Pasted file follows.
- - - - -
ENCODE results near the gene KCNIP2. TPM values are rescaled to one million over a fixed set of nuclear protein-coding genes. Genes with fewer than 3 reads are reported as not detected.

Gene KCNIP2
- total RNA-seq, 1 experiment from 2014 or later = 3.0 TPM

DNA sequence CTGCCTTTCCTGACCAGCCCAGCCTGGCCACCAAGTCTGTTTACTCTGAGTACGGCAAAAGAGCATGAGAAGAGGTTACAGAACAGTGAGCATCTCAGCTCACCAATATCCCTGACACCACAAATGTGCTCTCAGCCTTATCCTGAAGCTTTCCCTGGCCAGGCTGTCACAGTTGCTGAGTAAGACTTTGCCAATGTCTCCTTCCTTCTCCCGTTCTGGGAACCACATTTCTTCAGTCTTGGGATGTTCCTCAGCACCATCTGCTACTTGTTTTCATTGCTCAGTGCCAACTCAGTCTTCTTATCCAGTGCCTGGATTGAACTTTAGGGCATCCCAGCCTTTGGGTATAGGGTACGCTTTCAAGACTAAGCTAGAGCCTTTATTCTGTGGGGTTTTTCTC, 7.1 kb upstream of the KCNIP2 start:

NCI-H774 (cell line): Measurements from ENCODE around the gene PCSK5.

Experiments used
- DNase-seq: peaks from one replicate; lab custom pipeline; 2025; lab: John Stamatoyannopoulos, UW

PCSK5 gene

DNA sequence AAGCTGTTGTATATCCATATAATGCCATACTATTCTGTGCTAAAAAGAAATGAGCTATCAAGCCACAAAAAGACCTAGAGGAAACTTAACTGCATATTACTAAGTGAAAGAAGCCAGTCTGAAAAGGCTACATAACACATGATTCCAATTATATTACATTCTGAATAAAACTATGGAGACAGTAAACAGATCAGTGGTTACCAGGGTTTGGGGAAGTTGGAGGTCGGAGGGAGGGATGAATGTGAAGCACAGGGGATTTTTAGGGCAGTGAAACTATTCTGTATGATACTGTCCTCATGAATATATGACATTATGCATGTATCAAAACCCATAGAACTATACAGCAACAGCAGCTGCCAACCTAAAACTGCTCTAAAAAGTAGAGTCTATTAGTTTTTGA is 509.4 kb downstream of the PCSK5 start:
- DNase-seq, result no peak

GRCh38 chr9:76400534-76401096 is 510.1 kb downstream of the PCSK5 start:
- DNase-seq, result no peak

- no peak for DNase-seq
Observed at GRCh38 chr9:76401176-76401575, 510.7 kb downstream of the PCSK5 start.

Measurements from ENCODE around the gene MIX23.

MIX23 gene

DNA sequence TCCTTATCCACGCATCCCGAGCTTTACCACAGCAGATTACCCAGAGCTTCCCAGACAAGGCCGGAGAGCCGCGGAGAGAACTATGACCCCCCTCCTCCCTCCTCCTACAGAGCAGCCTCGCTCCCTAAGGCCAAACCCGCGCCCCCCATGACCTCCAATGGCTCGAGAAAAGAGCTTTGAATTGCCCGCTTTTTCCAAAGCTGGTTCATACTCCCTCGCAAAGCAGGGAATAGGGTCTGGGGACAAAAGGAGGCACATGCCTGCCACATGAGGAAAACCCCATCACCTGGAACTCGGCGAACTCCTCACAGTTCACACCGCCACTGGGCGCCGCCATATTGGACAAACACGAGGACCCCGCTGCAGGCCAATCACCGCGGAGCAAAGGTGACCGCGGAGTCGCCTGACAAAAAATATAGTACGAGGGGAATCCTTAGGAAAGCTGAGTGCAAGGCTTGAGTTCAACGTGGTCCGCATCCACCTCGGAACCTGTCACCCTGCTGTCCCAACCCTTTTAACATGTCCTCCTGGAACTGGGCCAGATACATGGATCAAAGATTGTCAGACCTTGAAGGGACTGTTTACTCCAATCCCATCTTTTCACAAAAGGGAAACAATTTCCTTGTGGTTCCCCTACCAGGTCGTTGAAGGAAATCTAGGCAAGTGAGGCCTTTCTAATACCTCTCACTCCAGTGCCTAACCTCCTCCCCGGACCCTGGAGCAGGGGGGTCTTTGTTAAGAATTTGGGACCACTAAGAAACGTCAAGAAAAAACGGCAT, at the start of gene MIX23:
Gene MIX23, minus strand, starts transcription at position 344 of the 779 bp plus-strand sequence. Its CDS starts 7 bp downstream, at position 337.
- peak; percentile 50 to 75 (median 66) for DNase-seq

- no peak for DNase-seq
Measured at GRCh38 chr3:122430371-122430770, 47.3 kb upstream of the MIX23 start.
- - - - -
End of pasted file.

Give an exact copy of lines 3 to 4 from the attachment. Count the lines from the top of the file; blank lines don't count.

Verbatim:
- total RNA-seq, 1 experiment from 2014 or later = 3.0 TPM

DNA sequence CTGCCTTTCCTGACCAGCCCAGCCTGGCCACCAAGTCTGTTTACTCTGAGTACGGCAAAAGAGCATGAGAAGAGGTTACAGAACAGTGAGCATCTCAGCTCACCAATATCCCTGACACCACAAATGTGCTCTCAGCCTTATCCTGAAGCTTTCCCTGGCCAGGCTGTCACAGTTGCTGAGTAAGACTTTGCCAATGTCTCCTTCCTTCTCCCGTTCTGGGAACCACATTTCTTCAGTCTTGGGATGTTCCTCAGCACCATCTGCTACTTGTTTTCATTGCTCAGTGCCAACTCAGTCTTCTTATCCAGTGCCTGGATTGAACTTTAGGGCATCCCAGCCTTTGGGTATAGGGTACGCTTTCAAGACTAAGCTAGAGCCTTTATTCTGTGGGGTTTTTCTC, 7.1 kb upstream of the KCNIP2 start: